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Bowling Swing Alignment Tip

By:, Originally Posted: 5/15/16; Updated: 2/8/2022

If you are averaging between 160 and 180 and are looking for a bowling swing alignment tip, then swing the ball upward with your hand moving to the outside edge of your bowling shoulder in your follow through motion.

If you are a “stroker” type player using a minimal bowling ball hook and if you walk a straight line path to the slide area on the approach floor, you can position yourself on the approach in such a manner as to align the front of your bowling shoulder with your sight target on the lane.

When you follow through toward your target, your bowling hand should swing up so your bowling fingers end up at shoulder level or higher and to the outside edge of your shoulder.

This type of “square” alignment places your shoulders at a right angle to your upward swing path when following through to your target.

If you are a power player, however, hooking the ball a great deal and sliding further left (right handed bowlers - opposite for left handed bowlers) on the approach using the same sight target as does the minimal hook player, then your shoulders will no longer be parallel with the foul line as you slide and release your ball.

In this case, your shoulders will be in an “open position” relative to the sight target on the lane and your follow through direction will move upward toward your target and to the inside edge of your bowling shoulder.

This swing path motion will allow you to hit the target but at a wider angle than will the player using a slight hook delivery.

Also, your follow through motion will not be at a right angle with your shoulders line (it will appear to be following through to the left relative to your shoulders) so you can deliver your ball to your target and not too far right of your target.

These alignment techniques for the straighter, direction players and for the power players both apply in strike alignment as well as for spare alignment.

The point here is that the follow through motion can appear to move upward in several directions as the given player works his or her way through a game or through a series of games. The follow through motion varies depending on the alignment chosen and how much the given player hooks the ball.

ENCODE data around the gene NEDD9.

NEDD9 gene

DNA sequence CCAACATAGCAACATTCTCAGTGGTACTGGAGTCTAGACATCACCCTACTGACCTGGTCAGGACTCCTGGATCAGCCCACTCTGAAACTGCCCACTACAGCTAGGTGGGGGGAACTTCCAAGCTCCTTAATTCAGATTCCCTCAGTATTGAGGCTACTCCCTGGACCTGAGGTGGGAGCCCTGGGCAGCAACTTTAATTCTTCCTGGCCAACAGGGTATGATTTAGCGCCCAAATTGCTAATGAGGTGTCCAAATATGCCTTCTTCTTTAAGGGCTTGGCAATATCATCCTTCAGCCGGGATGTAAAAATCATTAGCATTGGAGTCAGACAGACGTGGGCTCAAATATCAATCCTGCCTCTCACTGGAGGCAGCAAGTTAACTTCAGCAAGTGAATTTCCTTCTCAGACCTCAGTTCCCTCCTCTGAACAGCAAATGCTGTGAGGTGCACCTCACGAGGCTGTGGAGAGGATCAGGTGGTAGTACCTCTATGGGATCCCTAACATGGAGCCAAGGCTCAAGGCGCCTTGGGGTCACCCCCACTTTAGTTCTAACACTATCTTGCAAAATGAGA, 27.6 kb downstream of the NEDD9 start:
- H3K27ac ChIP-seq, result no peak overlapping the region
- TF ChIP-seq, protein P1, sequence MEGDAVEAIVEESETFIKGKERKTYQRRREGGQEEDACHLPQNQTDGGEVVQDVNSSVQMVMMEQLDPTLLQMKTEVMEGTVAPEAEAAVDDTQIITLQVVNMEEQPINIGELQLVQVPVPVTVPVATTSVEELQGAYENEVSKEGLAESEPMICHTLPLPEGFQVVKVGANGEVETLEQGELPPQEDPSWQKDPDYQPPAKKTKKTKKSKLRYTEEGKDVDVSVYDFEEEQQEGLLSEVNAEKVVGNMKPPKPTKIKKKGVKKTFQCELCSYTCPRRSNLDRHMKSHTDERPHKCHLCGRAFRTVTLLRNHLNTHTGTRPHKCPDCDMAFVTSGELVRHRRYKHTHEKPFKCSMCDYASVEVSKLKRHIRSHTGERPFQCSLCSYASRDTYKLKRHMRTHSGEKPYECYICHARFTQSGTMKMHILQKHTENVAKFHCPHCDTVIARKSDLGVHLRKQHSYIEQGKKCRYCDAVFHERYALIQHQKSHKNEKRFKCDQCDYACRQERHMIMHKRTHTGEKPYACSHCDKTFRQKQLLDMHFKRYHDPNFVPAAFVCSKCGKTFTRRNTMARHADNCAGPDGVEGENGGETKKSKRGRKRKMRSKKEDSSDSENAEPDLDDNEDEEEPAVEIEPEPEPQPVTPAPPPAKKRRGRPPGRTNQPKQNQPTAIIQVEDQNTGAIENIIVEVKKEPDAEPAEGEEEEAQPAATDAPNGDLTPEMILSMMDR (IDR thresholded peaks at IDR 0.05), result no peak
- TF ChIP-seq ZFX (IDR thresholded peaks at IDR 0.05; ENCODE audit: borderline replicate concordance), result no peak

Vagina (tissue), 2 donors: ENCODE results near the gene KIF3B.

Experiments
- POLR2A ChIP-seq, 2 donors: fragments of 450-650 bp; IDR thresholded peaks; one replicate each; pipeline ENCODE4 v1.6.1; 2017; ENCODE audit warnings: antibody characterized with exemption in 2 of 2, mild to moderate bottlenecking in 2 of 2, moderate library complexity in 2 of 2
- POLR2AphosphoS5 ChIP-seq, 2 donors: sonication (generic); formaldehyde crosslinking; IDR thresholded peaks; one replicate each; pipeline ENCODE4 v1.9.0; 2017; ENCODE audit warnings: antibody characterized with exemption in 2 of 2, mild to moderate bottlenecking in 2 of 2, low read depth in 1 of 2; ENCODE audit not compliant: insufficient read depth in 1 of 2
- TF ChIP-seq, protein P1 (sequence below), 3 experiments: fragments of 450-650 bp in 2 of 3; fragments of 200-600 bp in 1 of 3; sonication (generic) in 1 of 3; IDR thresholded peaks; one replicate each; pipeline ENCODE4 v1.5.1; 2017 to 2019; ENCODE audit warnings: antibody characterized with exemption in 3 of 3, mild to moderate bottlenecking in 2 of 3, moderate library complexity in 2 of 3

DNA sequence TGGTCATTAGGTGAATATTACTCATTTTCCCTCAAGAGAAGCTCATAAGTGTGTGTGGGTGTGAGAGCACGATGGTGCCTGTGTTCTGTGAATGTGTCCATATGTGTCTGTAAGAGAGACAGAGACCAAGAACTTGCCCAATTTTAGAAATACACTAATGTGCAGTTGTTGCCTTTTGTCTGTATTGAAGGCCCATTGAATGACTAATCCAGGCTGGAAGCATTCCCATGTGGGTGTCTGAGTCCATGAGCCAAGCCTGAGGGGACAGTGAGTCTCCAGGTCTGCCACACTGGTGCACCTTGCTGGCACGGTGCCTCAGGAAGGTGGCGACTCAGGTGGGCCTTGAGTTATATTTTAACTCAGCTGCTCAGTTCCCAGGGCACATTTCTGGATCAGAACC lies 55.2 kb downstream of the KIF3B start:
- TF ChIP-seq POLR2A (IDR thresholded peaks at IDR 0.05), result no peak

There are no “cookie cutter” alignment systems placing all bowlers in the same alignment mode.

To use another sports example of the ball path direction varying from player to player, think of a baseball pitcher using the center of the plate as a sight target, Now also think of this pitcher delivering a 90 mph fast-ball with little or no movement as it travels from the pitcher’s hand and arrives at the plate center.

Then think of the same pitcher delivering a curve ball starting the ball at the edge of the plate or perhaps a little off of the plate and the ball curving and arriving at the plate center.

These are two distinct ball paths would be traveling in different directions but arriving at the same target at the plate.

This are the same challenges bowlers who hook the ball encounter when aligning to a specific sight target on the lane.

The straighter player can slide with shoulders parallel with the foul line and swing upward to the sight target at very near a right angle relative to the shoulders.

The bowler hooking the ball must slide into the foul line at a different approach location than does the straighter player but with shoulders slightly open and with the follow through moving toward the same target but appearing to swing upward to the left.

If understanding these alignment and delivery techniques is confusing, consult with your favorite bowling instructor to better learn which alignment positioning and follow through path your swing must make to hit your target on the lane. The lane conditioning oil patterns are typically what causes a bowler on a given lane to align to the pocket, as example, based on that bowler’s delivery style. Dry lanes can cause every bowler who uses a hook delivery technique to open the shoulders and swing to the sight target. Oily lanes can cause the same bowler to close the shoulders to a square position and slide with the bowling shoulder aligned directly in front of the target on the lane. Alignment is a phase of the game every bowler must face so the more you can learn about your game and how to line up at given targets will serve you well on your path to improvement.


Most Popular Articles To Improve Your Game:

Keep Your Bowling Shoulder Facing Your Target

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Swing Your Bowling Arm Upward Toward Your Sight Target

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